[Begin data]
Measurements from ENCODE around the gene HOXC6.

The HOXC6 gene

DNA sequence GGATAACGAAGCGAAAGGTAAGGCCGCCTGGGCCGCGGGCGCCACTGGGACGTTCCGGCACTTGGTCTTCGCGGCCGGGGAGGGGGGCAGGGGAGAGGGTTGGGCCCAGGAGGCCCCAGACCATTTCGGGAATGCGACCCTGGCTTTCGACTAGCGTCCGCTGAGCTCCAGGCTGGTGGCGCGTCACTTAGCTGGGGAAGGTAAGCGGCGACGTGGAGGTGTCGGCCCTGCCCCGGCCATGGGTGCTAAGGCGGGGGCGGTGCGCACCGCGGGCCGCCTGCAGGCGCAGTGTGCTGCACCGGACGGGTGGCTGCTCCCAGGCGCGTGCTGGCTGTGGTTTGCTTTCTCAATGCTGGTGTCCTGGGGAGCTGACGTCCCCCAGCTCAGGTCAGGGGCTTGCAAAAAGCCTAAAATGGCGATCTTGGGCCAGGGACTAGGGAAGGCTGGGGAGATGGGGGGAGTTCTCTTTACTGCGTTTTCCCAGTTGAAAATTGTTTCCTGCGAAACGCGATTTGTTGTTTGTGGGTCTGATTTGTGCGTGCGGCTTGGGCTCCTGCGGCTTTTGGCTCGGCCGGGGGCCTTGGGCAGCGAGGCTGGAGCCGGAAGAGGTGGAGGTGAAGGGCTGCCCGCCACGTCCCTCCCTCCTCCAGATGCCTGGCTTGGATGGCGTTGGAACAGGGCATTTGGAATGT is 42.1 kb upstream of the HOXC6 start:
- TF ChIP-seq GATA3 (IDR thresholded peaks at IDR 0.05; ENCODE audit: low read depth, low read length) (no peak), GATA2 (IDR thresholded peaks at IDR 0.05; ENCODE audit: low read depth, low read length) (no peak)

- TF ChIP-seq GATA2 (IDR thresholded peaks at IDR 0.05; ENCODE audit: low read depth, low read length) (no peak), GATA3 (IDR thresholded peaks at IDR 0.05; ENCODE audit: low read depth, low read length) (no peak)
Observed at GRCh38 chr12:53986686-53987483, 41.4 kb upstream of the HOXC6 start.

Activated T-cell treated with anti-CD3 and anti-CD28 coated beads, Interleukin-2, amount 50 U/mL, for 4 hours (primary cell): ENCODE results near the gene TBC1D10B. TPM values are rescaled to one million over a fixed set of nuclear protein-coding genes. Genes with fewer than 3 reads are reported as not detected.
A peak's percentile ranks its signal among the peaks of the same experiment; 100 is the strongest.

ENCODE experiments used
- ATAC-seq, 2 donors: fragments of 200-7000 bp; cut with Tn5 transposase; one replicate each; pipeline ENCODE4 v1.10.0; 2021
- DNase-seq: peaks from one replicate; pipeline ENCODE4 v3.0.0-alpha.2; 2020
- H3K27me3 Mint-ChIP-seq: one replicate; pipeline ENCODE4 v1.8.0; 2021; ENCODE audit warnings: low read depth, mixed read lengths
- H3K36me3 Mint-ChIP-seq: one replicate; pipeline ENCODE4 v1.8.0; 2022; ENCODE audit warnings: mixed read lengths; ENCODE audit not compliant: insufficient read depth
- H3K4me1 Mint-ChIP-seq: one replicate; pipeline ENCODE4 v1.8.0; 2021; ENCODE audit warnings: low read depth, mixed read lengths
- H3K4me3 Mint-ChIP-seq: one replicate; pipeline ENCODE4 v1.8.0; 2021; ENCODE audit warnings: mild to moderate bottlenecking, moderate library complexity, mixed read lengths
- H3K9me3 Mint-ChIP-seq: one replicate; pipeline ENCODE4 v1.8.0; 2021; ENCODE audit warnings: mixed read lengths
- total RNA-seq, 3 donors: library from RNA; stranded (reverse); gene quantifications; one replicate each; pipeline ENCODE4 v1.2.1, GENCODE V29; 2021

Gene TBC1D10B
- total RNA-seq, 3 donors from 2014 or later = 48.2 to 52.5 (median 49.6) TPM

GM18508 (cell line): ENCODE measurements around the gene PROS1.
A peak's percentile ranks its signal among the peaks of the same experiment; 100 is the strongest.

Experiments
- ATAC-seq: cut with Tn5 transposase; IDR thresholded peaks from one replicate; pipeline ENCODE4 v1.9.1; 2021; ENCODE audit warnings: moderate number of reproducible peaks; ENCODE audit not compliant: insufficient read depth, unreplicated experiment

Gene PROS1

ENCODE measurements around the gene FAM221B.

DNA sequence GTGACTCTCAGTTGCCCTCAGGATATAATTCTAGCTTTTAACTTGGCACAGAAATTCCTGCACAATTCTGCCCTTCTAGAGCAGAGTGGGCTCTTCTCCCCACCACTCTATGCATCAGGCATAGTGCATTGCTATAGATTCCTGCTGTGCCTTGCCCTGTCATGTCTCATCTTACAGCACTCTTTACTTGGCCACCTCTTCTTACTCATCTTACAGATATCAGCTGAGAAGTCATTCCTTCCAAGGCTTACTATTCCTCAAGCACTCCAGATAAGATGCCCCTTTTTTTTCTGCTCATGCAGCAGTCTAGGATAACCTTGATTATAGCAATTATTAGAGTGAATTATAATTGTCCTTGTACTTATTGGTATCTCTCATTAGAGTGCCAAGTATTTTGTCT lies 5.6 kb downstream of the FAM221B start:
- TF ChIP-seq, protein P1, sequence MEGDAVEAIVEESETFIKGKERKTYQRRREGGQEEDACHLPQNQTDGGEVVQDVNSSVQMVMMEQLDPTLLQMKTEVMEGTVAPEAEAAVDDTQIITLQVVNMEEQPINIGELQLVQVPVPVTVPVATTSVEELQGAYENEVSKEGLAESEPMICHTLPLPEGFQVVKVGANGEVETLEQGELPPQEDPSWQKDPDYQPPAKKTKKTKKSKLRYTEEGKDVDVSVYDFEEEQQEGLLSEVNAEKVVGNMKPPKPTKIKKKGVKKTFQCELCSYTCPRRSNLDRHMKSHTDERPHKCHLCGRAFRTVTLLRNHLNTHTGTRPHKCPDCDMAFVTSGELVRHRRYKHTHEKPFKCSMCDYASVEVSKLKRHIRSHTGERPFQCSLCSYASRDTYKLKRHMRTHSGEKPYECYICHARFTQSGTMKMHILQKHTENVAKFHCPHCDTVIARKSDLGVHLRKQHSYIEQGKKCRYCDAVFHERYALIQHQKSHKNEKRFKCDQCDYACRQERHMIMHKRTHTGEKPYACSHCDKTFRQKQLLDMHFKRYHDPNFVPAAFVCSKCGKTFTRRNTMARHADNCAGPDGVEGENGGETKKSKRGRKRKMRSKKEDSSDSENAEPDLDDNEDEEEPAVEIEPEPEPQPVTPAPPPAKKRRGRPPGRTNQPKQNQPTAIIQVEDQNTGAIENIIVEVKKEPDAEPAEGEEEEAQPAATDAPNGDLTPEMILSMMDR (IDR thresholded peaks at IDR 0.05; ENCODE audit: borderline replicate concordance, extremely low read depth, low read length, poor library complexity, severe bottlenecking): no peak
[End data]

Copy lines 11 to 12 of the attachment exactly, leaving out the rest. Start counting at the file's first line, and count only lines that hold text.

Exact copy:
- DNase-seq: peaks from one replicate; pipeline ENCODE4 v3.0.0-alpha.2; 2020
- H3K27me3 Mint-ChIP-seq: one replicate; pipeline ENCODE4 v1.8.0; 2021; ENCODE audit warnings: low read depth, mixed read lengths